The New Covenant, Israel, and the Church

The New Covenant, Israel, and the Church


One of the great misunderstandings in Christendom today is the belief that the New Covenant was given by God exclusively to and for the church. Two of the main Scripture passages upon which this belief is based are Matthew 26:28 where Jesus states, “For this is My blood of the new covenant, which is shed for many for the remission of sins” and 1 Corinthians 11:23-26 where Paul rehearses the Lord’s instructions for the church to observe what has come to be known as “The Lord’s Supper.”

However, we need to understand that the New Covenant as revealed by God in Jeremiah chapter 31 was not given to the church (which is a hidden mystery in the Old Testament), but rather was explicitly given to the nation of Israel.

Behold, the days are coming, says the Lord, when I will make a new covenant with the house of Israel and with the house of Judah— (Jeremiah 31:31)

But this is the covenant that I will make with the house of Israel after those days, says the Lord: I will put My law in their minds, and write it on their hearts; and I will be their God, and they shall be My people. (Jeremiah 31:33)

So, the time is coming when the Lord will restore the nation of Israel and fulfill the promises he made to Abraham, Isaac, and Jacob, then to Moses in the Land Covenant (Deuteronomy 29-30), and to David in the Davidic Covenant (2 Samuel 7:5-16). Furthermore, the apostle Paul stated that the day is coming when “all Israel will be saved” (Romans 11:26). We can clearly see movement toward the fulfillment of all of these promises with the Balfour Declaration of 1917 and the establishment of Israel as a nation in 1948.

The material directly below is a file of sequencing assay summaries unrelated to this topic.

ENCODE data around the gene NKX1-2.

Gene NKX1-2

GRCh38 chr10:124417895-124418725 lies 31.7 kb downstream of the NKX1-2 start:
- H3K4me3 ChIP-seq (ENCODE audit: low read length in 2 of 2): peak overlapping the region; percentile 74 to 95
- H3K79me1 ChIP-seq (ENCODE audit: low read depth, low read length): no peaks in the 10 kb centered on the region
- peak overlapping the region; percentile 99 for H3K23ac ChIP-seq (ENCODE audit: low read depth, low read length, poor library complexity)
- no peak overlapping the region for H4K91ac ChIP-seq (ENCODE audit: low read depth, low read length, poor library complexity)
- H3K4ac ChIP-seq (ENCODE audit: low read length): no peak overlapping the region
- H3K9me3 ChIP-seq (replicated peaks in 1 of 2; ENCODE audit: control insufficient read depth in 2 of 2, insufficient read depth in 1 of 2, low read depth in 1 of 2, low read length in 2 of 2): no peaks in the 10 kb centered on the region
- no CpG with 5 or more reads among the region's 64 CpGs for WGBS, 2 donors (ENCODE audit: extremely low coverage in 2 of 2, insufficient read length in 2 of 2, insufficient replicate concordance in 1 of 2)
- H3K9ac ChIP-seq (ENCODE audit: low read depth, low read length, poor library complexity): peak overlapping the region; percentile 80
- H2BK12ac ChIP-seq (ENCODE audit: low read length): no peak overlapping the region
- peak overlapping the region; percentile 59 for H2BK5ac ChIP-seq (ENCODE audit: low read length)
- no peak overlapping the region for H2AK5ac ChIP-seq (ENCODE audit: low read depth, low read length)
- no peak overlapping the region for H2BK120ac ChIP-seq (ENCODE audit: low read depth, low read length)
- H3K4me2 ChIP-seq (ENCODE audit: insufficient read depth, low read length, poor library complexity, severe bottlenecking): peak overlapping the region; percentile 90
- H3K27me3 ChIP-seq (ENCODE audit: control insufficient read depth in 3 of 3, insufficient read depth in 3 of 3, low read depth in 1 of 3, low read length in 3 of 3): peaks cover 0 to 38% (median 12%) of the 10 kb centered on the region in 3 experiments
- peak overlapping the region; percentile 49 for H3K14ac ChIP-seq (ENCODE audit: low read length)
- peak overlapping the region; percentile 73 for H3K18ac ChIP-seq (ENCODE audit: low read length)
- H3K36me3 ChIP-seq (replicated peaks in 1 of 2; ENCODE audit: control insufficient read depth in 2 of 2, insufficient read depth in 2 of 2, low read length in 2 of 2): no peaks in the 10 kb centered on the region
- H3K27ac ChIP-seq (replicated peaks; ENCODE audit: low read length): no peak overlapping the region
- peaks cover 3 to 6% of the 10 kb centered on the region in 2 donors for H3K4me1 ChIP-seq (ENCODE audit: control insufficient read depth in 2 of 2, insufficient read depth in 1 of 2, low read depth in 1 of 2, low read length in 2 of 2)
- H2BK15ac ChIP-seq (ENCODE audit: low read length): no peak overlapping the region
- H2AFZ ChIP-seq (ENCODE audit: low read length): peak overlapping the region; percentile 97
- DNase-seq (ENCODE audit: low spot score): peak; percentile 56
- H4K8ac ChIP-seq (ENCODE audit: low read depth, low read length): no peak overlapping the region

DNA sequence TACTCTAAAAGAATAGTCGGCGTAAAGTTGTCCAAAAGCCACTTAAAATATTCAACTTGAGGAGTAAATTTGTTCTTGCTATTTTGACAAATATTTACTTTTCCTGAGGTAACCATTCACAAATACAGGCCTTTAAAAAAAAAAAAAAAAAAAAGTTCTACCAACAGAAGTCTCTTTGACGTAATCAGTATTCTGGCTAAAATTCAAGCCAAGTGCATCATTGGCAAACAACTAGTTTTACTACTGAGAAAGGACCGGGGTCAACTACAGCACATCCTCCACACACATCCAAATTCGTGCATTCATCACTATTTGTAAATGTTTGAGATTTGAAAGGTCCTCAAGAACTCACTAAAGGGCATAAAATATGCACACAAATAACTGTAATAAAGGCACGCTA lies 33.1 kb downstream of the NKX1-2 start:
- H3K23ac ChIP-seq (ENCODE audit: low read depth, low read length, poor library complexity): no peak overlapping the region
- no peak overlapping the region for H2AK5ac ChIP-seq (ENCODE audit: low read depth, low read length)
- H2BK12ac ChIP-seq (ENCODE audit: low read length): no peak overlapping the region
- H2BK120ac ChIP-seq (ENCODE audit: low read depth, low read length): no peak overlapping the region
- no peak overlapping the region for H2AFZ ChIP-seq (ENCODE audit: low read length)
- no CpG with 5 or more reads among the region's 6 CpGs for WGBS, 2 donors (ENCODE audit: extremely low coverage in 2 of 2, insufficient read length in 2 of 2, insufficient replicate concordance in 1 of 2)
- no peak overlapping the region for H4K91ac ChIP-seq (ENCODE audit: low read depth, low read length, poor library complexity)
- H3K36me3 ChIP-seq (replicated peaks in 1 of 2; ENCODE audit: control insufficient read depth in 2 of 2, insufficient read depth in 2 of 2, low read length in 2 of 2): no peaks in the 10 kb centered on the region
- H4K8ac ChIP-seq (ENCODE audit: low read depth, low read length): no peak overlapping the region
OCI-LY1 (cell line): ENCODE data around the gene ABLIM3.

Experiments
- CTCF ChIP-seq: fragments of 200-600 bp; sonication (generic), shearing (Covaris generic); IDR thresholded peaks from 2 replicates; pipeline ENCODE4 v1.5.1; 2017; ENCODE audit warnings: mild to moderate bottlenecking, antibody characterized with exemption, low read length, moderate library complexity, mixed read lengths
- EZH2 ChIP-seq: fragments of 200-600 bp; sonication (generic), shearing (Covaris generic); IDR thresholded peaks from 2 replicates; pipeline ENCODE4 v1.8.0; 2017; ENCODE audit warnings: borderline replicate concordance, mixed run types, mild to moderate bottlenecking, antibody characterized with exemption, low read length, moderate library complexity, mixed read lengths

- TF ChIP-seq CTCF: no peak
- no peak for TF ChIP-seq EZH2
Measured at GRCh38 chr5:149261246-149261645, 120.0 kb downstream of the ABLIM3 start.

The question that remains is, What is the relationship of the church to the New Covenant if it was not given to the church? The answer to this actually lies in the Abrahamic Covenant which forms the foundation for the New Covenant. One of the promises that God made to Abraham was that through him all the nations of the earth would be blessed (Genesis 12:3)—and we now understand that this blessing would be redemption through the shed blood of the Lord Jesus Christ.

Therefore, everyone, both Jew and Gentile, finds forgiveness of sin through the blood of the New Covenant. However, it must be understood that the additional promises of the Abrahamic, Land, Davidic, and New Covenants apply exclusively to the nation of Israel. The church receives the spiritual benefits through Christ’s sacrifice, but the other promises remain in effect for national Israel.

Ironically, even though the majority of Christendom denies that national Israel has a future in God’s program, every Christian denomination observes the Lord’s table and therefore unwittingly regularly celebrates the New Covenant which guarantees that Israel’s future in God’s program is secure.

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